Kombucha Makers and Federal Authorities Clash Again

January 8, 2016

Unlocking Word Meanings

Read the following words/expressions found in today’s article. 

1. another round / əˈnʌð ər raʊnd / (idiom) – to have another confrontation or fight
Example: He could not go another round in the fight and had to be hospitalized.

2. mainstream / ˈmeɪnˌstrim / (adj.) – belonging to the widely popular or accepted group
Example: The fitness center became mainstream because celebrities go there.

3. sensation / sɛnˈseɪ ʃən / (n.) – a cause of interest or excitement in a group
Example: Don’t believe every new diet sensation you hear about in magazines.

4. sediment / ˈsɛd ə mənt / (n.) – any substance or matter at the bottom of a liquid
Example: The waiter replaced her drink because it had strange sediments in it.

5. skirt / skɜrt / (v.) – to avoid or keep distant from something
Example: The patient skirted the issue when asked by her doctor.


Read the text below.
Kombucha makers and federal authorities go for another round over the alcohol content in kombucha.

Kombucha is a type of fermented tea with good bacteria and a vinegar-like taste. Because of its various health benefits, it has become a mainstream sensation in the United States in the past few years. However, around 2010, it was discovered that kombucha can be fermented long enough to become an alcoholic beverage. Because of this, the United States Alcohol and Tobacco Tax and Trade Bureau (TTB) have clashed with kombucha makers, first in 2010, and again in 2015.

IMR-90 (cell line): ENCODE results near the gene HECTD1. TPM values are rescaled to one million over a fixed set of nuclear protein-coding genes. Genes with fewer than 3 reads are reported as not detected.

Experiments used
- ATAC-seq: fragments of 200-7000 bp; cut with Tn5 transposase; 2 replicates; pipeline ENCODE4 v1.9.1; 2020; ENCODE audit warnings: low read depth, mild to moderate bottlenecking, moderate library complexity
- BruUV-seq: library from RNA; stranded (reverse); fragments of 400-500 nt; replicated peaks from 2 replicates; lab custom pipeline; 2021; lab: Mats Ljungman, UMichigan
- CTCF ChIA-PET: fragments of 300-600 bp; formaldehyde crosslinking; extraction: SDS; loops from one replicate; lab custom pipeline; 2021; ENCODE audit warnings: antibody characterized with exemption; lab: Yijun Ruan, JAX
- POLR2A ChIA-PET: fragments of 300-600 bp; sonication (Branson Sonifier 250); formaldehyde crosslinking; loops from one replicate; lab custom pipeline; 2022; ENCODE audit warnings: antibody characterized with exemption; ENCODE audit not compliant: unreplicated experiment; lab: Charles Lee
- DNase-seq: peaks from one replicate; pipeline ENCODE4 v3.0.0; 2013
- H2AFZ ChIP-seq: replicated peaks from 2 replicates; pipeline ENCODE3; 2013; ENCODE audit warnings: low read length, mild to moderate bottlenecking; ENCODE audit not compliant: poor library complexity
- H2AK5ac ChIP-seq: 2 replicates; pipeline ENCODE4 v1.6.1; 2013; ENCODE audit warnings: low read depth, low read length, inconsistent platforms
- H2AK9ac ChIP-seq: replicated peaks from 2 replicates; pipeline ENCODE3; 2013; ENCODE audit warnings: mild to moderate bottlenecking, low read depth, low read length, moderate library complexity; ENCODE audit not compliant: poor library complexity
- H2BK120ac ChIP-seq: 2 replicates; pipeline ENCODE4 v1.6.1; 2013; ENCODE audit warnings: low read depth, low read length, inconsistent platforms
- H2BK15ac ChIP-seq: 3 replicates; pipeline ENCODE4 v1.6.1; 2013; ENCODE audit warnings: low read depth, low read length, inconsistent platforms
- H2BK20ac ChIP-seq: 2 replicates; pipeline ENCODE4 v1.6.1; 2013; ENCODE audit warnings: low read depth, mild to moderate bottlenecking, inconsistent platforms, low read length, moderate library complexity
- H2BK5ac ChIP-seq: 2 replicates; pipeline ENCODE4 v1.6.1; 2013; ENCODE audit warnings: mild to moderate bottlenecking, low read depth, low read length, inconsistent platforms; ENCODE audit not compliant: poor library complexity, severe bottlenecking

In the first encounter in 2010, the TTB warned kombucha makers and distributors that they should comply with existing alcohol laws, which require labels on any product with more than 0.5% alcohol content. The kombucha makers responded by proposing a different regulation be used for naturally fermented food items that go beyond the 0.5% limit. The TTB, however, did not accept the proposal. In the second encounter, the TTB repeated their warnings and followed up with fines. The kombucha makers responded with a different proposal—create a new federal test.

This proposed test will not follow the usual method of measuring alcohol content by volume. Kombucha makers want authorities to consider the fact that the drink’s naturally occurring sediments, like live yeast, can raise its alcohol content through time. In effect, the new test will allow kombucha to skirt alcohol laws. The TTB, although interested in the test, will continue enforcing existing laws.

Viewpoint Discussion

Enjoy a discussion with your tutor.  

Discussion A 

·         Do you agree with the TTB’s decision to label kombucha as an alcoholic drink? Why or why not?
·         Aside from alcohol content, what other aspects of food and drinks do you think should be regulated by the government?

Discussion B

·         Would you be willing to try unusual but healthy drinks like kombucha? Why or why not?
·         Name some interesting drinks from your country. Why do you consider them interesting?

January 8, 2016